there are other things that can cause levels to be raised so testing would also need to rule out these (which includes folate deficiency in the case of homocysteine.

bernie51 in reply to Gambit62

Thank you again Gambit62 . Your knowledge base is amazing.

My brain fog thyroid brain has problems retaining alot of information....have to write things down in my little book. 🤔🤔

You'll see from the BMJ research document (link given below - bottom of page 3 re. Tests ), that MMA is the most representative test to ask for as homocysteine can be raised in thyroid disease.

will schedule an appointment in a day or two :) thanks for the feedback

Marz in reply to hypomomoffour

B12 Deficiency is very common when Hypo as digestion is slowed along with other processes involved in extracting B12 from the proteins ...


Seems Sally Pacholok and Dr Stuart are not alone in considering B12 test levels are set too low - Professor David Smith does too, especially for people over 60 years of age.

In any case, test results at any age cannot be taken in isolation - latest BMJ medical research advises that symptoms are paramount, especially when combined with autoimmune hypothyroidism - although many symptoms overlap (I note you are being given advice on TUK forum re. TSH levels etc), with your level of B12, your other deficiencies combined with fatigue, means possible malabsorption should be investigated - this link , (which you may already have seen on TUK ) posted by Dr John Midgley, scientist and advisor to TUK, shows why:


"The natural history of HT is the progressive reduction of thyroid function till overt hypothyroidism (24) with a rate of progression of 2–4% per year (23), while that of gastric atrophy features the progressive reduction, till disappearance, of parietal cells, leading to reduced or absent acid production (3, 22). These alterations interfere with absorption of essential nutrients leading, at first, to iron-deficient anemia, followed by PA if the self-injurious process involves the IFA".


Latest BMJ research document with useful summary:



As it is established in the research quoted above and BCSH guidelines, etc., that you are at greater risk of PA/B12 deficiency if you also have Hashimoto's or other autoimmune disease, it is is surely better to catch B12def. in the early stages than wait for further neurological symptoms to appear, and risk devastating permanent damage.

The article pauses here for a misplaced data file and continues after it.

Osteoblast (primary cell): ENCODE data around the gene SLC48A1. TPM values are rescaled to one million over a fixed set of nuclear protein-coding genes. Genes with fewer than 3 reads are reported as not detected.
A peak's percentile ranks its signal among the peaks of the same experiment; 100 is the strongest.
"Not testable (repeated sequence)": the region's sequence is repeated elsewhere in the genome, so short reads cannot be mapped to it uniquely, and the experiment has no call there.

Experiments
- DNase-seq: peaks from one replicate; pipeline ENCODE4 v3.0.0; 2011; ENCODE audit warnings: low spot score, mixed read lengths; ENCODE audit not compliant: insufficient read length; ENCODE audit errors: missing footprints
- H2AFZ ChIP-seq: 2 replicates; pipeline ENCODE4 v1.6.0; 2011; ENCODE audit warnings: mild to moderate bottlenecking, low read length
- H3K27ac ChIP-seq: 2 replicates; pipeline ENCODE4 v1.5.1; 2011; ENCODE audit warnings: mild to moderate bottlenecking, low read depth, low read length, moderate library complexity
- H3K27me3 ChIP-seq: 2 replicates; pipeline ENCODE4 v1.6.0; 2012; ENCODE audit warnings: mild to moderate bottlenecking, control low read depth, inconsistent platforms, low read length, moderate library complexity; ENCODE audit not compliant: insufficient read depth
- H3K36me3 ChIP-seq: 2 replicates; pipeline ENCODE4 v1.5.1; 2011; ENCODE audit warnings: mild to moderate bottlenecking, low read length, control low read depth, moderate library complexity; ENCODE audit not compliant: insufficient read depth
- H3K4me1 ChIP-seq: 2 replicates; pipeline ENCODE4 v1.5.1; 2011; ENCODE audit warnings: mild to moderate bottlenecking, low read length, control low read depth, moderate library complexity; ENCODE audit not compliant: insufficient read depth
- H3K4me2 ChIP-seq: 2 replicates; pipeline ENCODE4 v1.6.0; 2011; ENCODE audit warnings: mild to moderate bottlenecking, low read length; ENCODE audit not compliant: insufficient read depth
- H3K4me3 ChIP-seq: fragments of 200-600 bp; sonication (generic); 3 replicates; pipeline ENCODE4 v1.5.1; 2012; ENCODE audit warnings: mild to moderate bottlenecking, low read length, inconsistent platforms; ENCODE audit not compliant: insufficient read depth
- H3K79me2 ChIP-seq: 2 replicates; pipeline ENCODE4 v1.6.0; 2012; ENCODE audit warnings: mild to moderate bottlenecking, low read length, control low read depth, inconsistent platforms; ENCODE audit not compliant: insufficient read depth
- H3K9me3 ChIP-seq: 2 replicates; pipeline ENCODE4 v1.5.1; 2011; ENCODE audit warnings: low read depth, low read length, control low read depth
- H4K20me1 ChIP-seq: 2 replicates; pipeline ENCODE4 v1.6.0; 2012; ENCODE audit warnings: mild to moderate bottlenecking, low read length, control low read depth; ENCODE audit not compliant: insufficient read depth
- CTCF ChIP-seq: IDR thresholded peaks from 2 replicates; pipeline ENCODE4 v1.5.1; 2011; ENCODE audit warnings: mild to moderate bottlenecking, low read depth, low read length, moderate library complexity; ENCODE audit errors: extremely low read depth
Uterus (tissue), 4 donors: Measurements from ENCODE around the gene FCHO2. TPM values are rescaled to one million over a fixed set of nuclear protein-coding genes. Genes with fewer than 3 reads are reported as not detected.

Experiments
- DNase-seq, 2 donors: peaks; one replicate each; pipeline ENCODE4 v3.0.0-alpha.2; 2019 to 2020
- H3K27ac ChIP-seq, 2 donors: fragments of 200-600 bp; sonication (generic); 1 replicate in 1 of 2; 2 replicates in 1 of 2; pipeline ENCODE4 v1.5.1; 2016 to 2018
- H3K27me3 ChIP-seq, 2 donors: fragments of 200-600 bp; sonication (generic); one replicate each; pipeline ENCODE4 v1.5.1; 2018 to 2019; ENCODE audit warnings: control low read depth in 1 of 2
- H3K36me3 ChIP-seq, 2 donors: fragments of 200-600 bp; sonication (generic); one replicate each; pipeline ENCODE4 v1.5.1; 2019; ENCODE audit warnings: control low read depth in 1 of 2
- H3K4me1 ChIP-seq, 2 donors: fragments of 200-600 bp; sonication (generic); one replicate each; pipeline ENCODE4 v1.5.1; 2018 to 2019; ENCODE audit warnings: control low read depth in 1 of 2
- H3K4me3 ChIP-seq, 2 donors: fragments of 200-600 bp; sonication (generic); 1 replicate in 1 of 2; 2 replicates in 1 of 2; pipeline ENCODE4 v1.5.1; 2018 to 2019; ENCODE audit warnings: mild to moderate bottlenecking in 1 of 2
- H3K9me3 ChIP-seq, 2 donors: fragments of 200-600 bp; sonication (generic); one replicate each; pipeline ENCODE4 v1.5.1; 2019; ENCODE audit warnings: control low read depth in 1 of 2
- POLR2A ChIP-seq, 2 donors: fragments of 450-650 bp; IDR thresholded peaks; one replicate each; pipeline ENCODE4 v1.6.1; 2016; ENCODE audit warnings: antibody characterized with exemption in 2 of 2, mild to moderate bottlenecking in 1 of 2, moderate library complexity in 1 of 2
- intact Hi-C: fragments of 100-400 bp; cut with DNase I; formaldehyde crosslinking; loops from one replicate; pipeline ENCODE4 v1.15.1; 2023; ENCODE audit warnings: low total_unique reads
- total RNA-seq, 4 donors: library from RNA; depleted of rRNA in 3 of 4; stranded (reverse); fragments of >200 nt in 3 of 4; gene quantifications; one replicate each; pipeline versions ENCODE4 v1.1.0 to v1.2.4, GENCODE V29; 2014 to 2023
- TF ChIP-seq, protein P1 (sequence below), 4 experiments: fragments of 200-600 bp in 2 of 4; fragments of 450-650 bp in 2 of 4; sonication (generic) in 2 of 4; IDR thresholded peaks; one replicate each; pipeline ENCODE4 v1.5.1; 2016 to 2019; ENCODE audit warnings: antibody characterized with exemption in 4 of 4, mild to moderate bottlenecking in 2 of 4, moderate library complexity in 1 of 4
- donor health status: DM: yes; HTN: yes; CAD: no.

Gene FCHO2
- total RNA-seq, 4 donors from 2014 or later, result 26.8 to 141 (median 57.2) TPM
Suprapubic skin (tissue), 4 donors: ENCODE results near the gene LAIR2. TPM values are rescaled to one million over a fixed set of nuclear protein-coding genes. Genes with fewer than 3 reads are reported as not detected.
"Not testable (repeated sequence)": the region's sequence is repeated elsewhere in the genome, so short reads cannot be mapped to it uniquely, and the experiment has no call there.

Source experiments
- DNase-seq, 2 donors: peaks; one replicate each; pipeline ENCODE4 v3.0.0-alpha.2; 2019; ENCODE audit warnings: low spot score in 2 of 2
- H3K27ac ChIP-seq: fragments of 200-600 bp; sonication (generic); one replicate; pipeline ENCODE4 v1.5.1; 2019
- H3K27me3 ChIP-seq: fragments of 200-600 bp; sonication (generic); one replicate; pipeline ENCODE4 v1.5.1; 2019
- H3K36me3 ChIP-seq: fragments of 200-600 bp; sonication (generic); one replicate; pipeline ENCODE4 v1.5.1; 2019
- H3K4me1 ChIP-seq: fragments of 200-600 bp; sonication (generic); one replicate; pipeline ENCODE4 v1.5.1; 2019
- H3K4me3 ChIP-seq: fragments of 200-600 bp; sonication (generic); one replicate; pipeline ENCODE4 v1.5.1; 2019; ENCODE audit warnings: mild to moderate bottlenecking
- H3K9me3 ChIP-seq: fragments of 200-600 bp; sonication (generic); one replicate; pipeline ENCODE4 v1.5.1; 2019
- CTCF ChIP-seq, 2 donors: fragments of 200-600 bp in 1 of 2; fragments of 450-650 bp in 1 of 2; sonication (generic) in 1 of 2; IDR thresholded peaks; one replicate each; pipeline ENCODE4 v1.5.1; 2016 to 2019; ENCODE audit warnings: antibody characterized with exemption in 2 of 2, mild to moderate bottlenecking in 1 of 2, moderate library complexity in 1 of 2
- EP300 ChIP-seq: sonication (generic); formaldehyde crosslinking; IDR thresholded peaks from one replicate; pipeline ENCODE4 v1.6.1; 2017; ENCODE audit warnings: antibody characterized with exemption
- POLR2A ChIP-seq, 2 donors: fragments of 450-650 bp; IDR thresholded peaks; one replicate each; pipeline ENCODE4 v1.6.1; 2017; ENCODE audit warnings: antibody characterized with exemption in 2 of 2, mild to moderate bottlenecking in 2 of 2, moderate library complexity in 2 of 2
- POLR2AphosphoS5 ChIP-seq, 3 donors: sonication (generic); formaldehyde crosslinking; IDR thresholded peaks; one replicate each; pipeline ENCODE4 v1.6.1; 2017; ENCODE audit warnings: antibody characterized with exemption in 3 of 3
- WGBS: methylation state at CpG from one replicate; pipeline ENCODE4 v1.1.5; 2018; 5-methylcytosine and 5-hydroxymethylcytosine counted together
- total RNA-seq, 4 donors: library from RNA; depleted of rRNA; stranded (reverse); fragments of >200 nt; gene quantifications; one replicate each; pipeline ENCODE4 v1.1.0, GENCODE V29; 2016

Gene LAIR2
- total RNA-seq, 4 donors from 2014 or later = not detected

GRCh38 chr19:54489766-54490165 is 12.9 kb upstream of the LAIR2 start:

PS. From Sally Pacholok and Dr J Stuart's excellent book, " Could it be B12? - an Epidemic of Misdiagnoses":

"B12 deficiency can strike anyone at any age but some patients are at far greater risk than others. THe majority of cases of B12 deficiency stem from malabsorption disorders (see chapter 12), and seniors are at highest risk because 30 to 40 per cent of them have atrophic Gastritis. This condition(as well as chronic proton pump inhibitor use) drastically reduces levels of stomach acid needed to free B12 from animal proteins."


"At this time, we believe normal serum levels should be greater than 550 pg/ml. For brain and nervous system health and prevention of disease in older adults, serum B12 levels should be maintained near or above 1,000 pg/ml."

Marz in reply to Polaris

I have to say I found the book by Sally Pacholok an excellent read - especially for those of us who do not profess to be experts - by that I mean those who forget to post relevant links from time to time.

We all have to start somewhere with our knowledge and having the book - Could it Be B12 ? - on our shelf is an excellent place to start.

Thank you for your post Polaris ...

Polaris in reply to Marz

Absolutely Marz - I particularly liked the way the book reinforces and precise s the important parts of the text in bold in little boxes at the side of the page - great for those of us with foggy brains 🤗

Working on the frontline in emergency medicine dept. of a large city hospital, Sally (with PA) and her husband recognised many tragic cases of undiagnosed PA/B12 def.

Marz in reply to Polaris

One of those boxes you mention related to me - a Crohns sufferer and her story. Can you believe that when I had my Terminal Ileum removed in 1973 and had six monthly follow ups - no-one mentioned I would need B12 for life. Hence these books are of huge value. I learnt all about it on the Thyroid UK Forum where I have been a member for almost 6 years 😊

Polaris in reply to Marz

It's truly horrifying to imagine what would have happened to you Marz, if you hadn't joined HU and read up research on the complex issues that interconnect.......

I can't remember what my first introduction to B12 was but probably also through TUK forum. I do know Sally's book (and the video on B12def. website) was an early introduction. .

Looking back, I can see they both gave sound and comprehensive information on the varied issues that can be quite daunting to take in initially but it spurred me to delve further to get to the root of our family autoimmune problems.